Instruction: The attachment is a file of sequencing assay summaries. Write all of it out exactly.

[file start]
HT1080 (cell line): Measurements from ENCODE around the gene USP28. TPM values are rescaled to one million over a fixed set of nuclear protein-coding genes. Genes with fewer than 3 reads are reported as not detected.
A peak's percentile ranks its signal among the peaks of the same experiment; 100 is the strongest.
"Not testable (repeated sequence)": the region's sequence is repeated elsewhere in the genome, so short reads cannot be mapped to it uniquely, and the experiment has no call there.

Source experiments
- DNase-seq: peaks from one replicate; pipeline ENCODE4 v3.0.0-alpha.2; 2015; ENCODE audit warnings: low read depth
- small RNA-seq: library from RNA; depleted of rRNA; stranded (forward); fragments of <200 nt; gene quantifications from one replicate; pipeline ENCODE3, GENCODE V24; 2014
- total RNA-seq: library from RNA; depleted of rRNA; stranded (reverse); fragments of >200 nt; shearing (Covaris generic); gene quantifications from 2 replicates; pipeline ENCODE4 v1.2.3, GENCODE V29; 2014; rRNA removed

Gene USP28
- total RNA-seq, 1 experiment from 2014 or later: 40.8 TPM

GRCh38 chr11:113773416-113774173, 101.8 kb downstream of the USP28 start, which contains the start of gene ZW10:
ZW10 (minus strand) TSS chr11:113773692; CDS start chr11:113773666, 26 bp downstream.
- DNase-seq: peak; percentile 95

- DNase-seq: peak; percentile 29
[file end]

HT1080 (cell line): Measurements from ENCODE around the gene USP28. TPM values are rescaled to one million over a fixed set of nuclear protein-coding genes. Genes with fewer than 3 reads are reported as not detected.
A peak's percentile ranks its signal among the peaks of the same experiment; 100 is the strongest.
"Not testable (repeated sequence)": the region's sequence is repeated elsewhere in the genome, so short reads cannot be mapped to it uniquely, and the experiment has no call there.

Source experiments
- DNase-seq: peaks from one replicate; pipeline ENCODE4 v3.0.0-alpha.2; 2015; ENCODE audit warnings: low read depth
- small RNA-seq: library from RNA; depleted of rRNA; stranded (forward); fragments of <200 nt; gene quantifications from one replicate; pipeline ENCODE3, GENCODE V24; 2014
- total RNA-seq: library from RNA; depleted of rRNA; stranded (reverse); fragments of >200 nt; shearing (Covaris generic); gene quantifications from 2 replicates; pipeline ENCODE4 v1.2.3, GENCODE V29; 2014; rRNA removed

Gene USP28
- total RNA-seq, 1 experiment from 2014 or later: 40.8 TPM

GRCh38 chr11:113773416-113774173, 101.8 kb downstream of the USP28 start, which contains the start of gene ZW10:
ZW10 (minus strand) TSS chr11:113773692; CDS start chr11:113773666, 26 bp downstream.
- DNase-seq: peak; percentile 95

- DNase-seq: peak; percentile 29